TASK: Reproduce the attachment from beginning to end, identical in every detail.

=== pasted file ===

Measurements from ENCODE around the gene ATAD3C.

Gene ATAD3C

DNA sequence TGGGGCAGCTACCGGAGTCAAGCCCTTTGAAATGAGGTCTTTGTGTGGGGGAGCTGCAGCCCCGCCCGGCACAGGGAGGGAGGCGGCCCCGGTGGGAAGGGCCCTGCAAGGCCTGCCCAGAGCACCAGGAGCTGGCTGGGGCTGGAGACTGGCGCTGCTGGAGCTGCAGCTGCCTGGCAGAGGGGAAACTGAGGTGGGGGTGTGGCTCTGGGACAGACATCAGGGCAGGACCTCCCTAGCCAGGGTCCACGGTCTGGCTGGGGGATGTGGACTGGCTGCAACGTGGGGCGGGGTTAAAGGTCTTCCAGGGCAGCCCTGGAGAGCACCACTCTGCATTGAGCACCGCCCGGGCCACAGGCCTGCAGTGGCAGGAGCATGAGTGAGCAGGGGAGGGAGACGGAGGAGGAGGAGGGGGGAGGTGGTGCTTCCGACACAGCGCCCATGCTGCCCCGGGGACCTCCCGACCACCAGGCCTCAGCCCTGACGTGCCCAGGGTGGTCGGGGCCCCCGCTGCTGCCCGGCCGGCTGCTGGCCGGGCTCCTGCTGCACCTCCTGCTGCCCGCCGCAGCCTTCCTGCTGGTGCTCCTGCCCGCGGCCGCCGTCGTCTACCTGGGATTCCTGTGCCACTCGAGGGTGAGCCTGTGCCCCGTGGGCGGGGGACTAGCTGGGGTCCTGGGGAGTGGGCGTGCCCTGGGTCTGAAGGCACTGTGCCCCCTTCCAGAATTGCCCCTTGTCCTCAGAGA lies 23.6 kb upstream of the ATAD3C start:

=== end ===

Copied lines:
Measurements from ENCODE around the gene ATAD3C.

Gene ATAD3C

DNA sequence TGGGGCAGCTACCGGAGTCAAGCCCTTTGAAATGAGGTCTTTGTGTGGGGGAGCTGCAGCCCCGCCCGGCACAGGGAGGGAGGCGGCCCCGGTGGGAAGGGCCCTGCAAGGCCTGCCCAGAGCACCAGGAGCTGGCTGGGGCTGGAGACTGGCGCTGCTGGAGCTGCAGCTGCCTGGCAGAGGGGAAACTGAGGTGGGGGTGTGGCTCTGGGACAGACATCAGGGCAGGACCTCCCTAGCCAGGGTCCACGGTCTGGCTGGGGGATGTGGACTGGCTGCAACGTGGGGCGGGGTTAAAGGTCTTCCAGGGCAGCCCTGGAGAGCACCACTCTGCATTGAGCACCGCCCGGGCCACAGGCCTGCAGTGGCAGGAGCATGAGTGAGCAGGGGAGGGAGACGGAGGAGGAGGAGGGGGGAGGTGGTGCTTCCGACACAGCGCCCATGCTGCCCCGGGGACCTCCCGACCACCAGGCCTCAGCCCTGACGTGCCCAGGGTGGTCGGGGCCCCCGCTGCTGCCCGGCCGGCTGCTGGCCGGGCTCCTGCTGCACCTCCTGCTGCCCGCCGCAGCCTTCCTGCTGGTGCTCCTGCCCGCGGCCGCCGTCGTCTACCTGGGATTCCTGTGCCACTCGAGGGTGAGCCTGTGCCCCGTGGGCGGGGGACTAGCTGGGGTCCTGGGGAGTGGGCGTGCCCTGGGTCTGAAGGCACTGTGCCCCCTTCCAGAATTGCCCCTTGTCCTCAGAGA lies 23.6 kb upstream of the ATAD3C start: